Now I am able to ssh into the server from my workstation:


2. O/S configuration and tweaks

sudo apt-get install unzip smartmontools tree

My hard-drive is SSD. Therefore I want to enable SSD trim. Note that this shouldn’t be required on newer versions of Ubuntu, see also

cat /etc/cron.weekly/fstrim
sudo sed -i 's/exec fstrim-all/exec fstrim-all --no-model-check/g' /etc/cron.weekly/fstrim

Other optimizations, see also:

a) Swappiness

uname -a

My current kernel version is: 3.16.0-37-generic => set swappiness=0. For kernels 3.5 and over set swappiness=1. Checking that we currently use the default of 60:

sysctl vm.swappiness

Setting it to zero:

sudo sysctl -w vm.swappiness=0

b) Disable access time logging

sudo nano -w /etc/fstab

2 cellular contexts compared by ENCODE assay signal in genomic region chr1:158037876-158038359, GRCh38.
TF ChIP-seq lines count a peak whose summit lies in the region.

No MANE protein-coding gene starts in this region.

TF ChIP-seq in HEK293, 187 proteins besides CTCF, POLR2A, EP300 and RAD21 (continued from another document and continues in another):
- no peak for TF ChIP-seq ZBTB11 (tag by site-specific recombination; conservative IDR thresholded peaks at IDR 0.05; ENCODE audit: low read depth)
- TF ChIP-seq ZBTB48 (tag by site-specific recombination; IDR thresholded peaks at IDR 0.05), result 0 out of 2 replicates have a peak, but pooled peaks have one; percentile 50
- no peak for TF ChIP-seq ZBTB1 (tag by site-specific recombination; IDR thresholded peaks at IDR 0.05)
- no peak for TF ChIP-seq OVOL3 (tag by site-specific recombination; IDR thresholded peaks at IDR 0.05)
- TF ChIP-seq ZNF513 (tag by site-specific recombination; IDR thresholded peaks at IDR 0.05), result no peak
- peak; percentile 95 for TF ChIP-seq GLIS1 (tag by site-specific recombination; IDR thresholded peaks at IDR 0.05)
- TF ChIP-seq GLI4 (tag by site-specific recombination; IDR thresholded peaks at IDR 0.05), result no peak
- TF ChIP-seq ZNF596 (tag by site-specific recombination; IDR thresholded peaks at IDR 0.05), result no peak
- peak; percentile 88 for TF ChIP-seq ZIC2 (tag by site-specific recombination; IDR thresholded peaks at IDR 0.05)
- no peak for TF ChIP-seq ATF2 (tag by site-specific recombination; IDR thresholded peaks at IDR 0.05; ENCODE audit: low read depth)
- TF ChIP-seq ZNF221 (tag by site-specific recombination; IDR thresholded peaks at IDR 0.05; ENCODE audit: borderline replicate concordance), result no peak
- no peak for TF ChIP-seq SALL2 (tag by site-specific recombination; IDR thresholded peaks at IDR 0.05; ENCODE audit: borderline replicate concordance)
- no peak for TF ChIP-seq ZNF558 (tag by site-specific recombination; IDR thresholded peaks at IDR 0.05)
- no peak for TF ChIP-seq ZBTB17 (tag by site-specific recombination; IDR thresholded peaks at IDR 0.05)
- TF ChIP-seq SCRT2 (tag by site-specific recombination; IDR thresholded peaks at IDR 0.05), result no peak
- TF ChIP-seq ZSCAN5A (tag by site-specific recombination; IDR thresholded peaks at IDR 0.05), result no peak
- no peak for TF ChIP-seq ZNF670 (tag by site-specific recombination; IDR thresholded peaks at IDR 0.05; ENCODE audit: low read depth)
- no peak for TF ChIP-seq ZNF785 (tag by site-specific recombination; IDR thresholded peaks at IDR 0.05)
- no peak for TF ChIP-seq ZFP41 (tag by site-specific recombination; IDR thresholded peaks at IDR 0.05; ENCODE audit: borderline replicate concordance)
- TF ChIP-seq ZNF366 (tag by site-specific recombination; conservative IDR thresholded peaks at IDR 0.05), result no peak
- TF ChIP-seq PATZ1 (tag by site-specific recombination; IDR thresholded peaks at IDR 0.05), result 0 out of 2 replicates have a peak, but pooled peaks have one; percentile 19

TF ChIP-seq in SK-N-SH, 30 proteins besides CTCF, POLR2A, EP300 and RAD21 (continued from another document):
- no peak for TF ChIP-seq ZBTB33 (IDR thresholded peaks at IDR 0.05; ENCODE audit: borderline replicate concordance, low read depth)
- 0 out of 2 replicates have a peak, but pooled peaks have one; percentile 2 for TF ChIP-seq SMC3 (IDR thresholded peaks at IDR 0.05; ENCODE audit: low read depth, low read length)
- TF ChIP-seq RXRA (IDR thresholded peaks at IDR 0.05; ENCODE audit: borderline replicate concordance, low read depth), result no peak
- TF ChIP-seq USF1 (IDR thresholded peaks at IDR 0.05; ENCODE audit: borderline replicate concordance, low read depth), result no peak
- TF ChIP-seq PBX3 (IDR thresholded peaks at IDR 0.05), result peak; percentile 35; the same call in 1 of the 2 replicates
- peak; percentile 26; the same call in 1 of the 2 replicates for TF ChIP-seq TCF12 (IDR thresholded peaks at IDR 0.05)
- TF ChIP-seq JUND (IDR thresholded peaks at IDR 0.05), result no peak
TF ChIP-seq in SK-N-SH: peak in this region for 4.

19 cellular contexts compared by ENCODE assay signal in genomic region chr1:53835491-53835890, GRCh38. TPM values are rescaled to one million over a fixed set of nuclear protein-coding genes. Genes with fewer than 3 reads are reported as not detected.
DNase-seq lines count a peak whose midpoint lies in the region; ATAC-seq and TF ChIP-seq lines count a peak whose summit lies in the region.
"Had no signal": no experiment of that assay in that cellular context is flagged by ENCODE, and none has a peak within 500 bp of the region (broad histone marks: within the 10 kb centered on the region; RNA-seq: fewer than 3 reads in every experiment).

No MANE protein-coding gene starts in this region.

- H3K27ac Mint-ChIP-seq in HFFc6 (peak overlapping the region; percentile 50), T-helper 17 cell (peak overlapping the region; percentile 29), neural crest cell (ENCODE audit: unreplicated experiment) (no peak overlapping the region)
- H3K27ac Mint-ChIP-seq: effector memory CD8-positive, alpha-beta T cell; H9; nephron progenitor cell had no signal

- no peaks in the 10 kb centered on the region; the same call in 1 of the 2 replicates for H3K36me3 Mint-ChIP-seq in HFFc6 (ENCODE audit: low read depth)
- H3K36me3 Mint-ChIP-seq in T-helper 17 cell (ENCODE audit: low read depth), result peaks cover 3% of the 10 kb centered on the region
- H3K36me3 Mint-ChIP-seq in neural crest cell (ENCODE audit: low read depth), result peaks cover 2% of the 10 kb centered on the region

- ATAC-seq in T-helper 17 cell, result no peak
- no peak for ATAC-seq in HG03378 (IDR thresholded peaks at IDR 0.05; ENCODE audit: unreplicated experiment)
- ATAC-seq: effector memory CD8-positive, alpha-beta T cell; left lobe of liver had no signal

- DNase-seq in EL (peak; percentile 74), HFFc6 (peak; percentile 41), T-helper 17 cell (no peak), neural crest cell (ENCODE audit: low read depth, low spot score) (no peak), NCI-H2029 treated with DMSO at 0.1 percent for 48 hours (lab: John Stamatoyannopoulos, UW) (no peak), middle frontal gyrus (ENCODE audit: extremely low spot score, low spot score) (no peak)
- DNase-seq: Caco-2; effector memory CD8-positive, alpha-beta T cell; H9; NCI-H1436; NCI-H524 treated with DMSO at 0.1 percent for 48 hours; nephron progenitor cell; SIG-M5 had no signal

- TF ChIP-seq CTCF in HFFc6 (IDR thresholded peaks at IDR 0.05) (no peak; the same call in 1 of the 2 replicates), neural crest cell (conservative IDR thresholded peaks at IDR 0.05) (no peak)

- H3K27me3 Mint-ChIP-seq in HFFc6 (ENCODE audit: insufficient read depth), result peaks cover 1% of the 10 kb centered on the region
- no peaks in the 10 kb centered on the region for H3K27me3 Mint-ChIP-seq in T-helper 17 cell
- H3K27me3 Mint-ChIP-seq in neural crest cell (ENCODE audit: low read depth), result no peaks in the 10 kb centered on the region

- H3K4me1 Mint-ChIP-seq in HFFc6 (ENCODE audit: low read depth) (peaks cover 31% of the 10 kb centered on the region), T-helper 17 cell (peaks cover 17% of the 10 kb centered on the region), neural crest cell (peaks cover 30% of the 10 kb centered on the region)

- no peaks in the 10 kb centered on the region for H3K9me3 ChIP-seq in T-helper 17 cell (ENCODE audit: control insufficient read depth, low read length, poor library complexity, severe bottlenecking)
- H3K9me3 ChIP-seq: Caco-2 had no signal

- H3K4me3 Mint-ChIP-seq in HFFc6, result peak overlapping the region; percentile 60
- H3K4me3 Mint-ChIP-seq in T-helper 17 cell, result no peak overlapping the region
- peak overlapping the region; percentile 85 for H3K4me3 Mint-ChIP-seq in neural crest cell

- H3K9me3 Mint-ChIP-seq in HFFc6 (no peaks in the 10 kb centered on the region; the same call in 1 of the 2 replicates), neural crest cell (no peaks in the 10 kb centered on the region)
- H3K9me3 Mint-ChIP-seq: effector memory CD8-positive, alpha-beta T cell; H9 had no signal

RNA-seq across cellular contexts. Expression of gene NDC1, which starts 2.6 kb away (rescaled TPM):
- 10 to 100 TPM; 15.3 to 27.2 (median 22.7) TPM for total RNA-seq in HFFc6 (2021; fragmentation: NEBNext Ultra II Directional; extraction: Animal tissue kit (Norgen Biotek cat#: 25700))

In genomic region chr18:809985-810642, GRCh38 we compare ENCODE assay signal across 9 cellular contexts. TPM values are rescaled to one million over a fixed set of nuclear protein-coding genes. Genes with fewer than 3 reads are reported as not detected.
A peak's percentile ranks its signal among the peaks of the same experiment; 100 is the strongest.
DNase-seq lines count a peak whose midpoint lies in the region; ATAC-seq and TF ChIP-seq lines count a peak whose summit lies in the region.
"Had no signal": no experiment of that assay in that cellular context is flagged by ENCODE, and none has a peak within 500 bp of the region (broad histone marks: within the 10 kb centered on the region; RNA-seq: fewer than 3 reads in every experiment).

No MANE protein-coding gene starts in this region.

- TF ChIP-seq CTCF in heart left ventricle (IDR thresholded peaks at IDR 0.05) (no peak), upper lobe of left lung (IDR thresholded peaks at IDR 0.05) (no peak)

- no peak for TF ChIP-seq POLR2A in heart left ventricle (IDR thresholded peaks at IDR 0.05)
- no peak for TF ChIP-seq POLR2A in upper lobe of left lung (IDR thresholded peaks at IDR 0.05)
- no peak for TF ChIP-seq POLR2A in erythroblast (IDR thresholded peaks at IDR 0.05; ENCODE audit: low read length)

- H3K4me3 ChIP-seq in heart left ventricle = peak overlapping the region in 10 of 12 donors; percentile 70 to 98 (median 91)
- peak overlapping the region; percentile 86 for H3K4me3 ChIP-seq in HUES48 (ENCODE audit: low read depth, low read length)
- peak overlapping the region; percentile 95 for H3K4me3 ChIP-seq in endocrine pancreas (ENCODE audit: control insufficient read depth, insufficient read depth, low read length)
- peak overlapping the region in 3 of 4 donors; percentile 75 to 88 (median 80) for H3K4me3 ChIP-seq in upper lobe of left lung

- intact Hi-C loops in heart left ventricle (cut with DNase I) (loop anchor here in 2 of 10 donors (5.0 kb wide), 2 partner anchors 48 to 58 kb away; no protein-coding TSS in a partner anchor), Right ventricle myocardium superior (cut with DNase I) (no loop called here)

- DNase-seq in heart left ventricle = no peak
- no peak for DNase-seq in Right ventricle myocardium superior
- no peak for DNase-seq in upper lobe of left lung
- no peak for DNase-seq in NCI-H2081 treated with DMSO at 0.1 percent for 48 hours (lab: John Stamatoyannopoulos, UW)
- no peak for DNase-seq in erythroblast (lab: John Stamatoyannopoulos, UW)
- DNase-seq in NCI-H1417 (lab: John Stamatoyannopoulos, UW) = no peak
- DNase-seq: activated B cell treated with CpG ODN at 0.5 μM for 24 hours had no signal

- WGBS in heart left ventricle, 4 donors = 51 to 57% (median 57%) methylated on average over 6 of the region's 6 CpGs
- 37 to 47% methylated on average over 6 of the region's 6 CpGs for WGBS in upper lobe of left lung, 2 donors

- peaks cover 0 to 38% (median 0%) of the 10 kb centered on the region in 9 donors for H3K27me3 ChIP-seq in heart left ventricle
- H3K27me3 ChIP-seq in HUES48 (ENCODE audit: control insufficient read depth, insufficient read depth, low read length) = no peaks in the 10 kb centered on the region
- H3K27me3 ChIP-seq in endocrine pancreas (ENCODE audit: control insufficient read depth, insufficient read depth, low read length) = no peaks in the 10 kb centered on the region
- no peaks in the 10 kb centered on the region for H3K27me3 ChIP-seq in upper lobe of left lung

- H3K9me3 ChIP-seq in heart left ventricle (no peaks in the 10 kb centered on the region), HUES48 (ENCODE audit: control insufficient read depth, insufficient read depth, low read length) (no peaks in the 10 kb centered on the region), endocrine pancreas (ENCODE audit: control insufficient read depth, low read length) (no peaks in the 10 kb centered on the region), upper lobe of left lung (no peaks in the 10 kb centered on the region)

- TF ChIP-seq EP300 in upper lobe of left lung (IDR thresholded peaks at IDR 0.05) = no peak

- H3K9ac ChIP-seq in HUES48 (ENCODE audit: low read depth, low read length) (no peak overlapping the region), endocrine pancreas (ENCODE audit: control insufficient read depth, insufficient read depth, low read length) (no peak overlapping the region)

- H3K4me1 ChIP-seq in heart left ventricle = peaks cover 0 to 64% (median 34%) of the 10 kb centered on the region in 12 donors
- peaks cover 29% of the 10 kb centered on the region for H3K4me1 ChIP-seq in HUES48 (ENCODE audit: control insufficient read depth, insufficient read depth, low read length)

Change “errors=remount-ro” to “noatime,errors=remount-ro”. Save the file and reboot the server.

c) Monitoring the expected SSD life-time

sudo smartctl -data -A /dev/sda

At ID# 233 you see the Media_Wearout_Indicator. This is a value starting at 100 and when it reaches values below 10 you should start to worry. Note that different manufacturers may have different names and numbers for this indicator.

3. Install Docker

Follow notes in

I am not able to find a Docker installer with publicly available hashes. The suggested installation command is:

wget -qO- | sh

To make it little more secure, I will download the script and review it before I run it:

chmod +x
sudo usermod -aG docker $USER

Logout & login back. Now I don’t need to use sudo to run docker client. Test that everything works:

docker run --rm -it ubuntu:14.04 bash

4. Create data directory structure

sudo mkdir -p /data/mysql/db
sudo mkdir -p /data/mysql/conf/sample
sudo mkdir -p /data/mysql/logs
sudo mkdir -p /data/mysql/db_backups
sudo mkdir -p /data/web/www
sudo mkdir -p /data/web/conf/sample
sudo mkdir -p /data/web/build
sudo mkdir -p /data/web/logs
sudo mkdir -p /data/proxy/conf/sample
sudo mkdir -p /data/proxy/build